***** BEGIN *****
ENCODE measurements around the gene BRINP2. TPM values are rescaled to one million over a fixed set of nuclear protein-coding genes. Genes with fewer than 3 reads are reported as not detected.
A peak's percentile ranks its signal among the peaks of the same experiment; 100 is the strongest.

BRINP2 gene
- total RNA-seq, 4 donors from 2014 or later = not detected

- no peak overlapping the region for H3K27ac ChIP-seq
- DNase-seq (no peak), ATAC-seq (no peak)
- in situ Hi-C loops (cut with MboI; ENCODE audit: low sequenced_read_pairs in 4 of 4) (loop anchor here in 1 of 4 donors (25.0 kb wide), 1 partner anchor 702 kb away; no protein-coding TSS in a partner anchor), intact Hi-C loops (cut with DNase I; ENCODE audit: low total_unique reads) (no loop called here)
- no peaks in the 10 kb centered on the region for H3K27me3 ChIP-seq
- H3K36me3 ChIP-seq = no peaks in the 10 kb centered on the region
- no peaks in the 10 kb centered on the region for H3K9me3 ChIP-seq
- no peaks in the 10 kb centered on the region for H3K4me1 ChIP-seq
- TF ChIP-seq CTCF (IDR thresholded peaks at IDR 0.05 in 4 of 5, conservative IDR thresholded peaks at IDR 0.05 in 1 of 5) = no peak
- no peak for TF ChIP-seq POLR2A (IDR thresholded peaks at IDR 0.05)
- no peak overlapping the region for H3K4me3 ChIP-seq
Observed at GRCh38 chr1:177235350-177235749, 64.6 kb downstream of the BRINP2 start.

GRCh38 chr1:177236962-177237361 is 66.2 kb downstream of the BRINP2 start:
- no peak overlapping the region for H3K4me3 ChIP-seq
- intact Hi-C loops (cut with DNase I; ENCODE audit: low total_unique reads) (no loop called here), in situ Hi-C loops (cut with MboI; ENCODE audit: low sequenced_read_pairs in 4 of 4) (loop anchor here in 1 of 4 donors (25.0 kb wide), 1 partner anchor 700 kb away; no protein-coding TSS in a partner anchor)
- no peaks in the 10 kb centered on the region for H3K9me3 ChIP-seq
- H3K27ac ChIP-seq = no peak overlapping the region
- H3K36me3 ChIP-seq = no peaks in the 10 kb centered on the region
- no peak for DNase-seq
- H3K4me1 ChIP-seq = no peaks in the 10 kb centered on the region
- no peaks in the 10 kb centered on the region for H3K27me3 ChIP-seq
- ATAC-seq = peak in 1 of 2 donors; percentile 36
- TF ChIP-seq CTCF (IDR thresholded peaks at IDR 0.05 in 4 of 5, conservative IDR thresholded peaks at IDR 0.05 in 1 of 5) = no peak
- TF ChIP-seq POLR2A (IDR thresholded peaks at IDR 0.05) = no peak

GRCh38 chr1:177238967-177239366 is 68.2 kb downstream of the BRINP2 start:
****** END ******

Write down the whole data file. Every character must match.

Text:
ENCODE measurements around the gene BRINP2. TPM values are rescaled to one million over a fixed set of nuclear protein-coding genes. Genes with fewer than 3 reads are reported as not detected.
A peak's percentile ranks its signal among the peaks of the same experiment; 100 is the strongest.

BRINP2 gene
- total RNA-seq, 4 donors from 2014 or later = not detected

- no peak overlapping the region for H3K27ac ChIP-seq
- DNase-seq (no peak), ATAC-seq (no peak)
- in situ Hi-C loops (cut with MboI; ENCODE audit: low sequenced_read_pairs in 4 of 4) (loop anchor here in 1 of 4 donors (25.0 kb wide), 1 partner anchor 702 kb away; no protein-coding TSS in a partner anchor), intact Hi-C loops (cut with DNase I; ENCODE audit: low total_unique reads) (no loop called here)
- no peaks in the 10 kb centered on the region for H3K27me3 ChIP-seq
- H3K36me3 ChIP-seq = no peaks in the 10 kb centered on the region
- no peaks in the 10 kb centered on the region for H3K9me3 ChIP-seq
- no peaks in the 10 kb centered on the region for H3K4me1 ChIP-seq
- TF ChIP-seq CTCF (IDR thresholded peaks at IDR 0.05 in 4 of 5, conservative IDR thresholded peaks at IDR 0.05 in 1 of 5) = no peak
- no peak for TF ChIP-seq POLR2A (IDR thresholded peaks at IDR 0.05)
- no peak overlapping the region for H3K4me3 ChIP-seq
Observed at GRCh38 chr1:177235350-177235749, 64.6 kb downstream of the BRINP2 start.

GRCh38 chr1:177236962-177237361 is 66.2 kb downstream of the BRINP2 start:
- no peak overlapping the region for H3K4me3 ChIP-seq
- intact Hi-C loops (cut with DNase I; ENCODE audit: low total_unique reads) (no loop called here), in situ Hi-C loops (cut with MboI; ENCODE audit: low sequenced_read_pairs in 4 of 4) (loop anchor here in 1 of 4 donors (25.0 kb wide), 1 partner anchor 700 kb away; no protein-coding TSS in a partner anchor)
- no peaks in the 10 kb centered on the region for H3K9me3 ChIP-seq
- H3K27ac ChIP-seq = no peak overlapping the region
- H3K36me3 ChIP-seq = no peaks in the 10 kb centered on the region
- no peak for DNase-seq
- H3K4me1 ChIP-seq = no peaks in the 10 kb centered on the region
- no peaks in the 10 kb centered on the region for H3K27me3 ChIP-seq
- ATAC-seq = peak in 1 of 2 donors; percentile 36
- TF ChIP-seq CTCF (IDR thresholded peaks at IDR 0.05 in 4 of 5, conservative IDR thresholded peaks at IDR 0.05 in 1 of 5) = no peak
- TF ChIP-seq POLR2A (IDR thresholded peaks at IDR 0.05) = no peak

GRCh38 chr1:177238967-177239366 is 68.2 kb downstream of the BRINP2 start: